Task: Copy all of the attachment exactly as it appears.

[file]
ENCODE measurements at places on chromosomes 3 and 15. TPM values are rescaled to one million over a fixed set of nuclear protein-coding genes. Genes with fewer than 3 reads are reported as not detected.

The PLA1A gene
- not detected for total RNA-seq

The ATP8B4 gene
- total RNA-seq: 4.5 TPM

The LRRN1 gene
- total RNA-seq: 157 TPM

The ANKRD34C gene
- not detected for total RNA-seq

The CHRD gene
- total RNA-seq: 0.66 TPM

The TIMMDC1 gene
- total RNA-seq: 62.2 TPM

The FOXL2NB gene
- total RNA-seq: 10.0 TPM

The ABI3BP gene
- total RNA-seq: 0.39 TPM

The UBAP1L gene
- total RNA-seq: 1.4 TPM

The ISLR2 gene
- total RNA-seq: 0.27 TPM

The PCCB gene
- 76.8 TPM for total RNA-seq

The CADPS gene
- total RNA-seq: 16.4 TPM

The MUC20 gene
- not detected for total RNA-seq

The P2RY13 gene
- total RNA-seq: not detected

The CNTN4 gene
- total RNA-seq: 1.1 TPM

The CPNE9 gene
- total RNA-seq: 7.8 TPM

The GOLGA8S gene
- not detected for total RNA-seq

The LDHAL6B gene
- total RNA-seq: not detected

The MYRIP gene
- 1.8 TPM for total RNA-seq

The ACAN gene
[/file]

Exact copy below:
ENCODE measurements at places on chromosomes 3 and 15. TPM values are rescaled to one million over a fixed set of nuclear protein-coding genes. Genes with fewer than 3 reads are reported as not detected.

The PLA1A gene
- not detected for total RNA-seq

The ATP8B4 gene
- total RNA-seq: 4.5 TPM

The LRRN1 gene
- total RNA-seq: 157 TPM

The ANKRD34C gene
- not detected for total RNA-seq

The CHRD gene
- total RNA-seq: 0.66 TPM

The TIMMDC1 gene
- total RNA-seq: 62.2 TPM

The FOXL2NB gene
- total RNA-seq: 10.0 TPM

The ABI3BP gene
- total RNA-seq: 0.39 TPM

The UBAP1L gene
- total RNA-seq: 1.4 TPM

The ISLR2 gene
- total RNA-seq: 0.27 TPM

The PCCB gene
- 76.8 TPM for total RNA-seq

The CADPS gene
- total RNA-seq: 16.4 TPM

The MUC20 gene
- not detected for total RNA-seq

The P2RY13 gene
- total RNA-seq: not detected

The CNTN4 gene
- total RNA-seq: 1.1 TPM

The CPNE9 gene
- total RNA-seq: 7.8 TPM

The GOLGA8S gene
- not detected for total RNA-seq

The LDHAL6B gene
- total RNA-seq: not detected

The MYRIP gene
- 1.8 TPM for total RNA-seq

The ACAN gene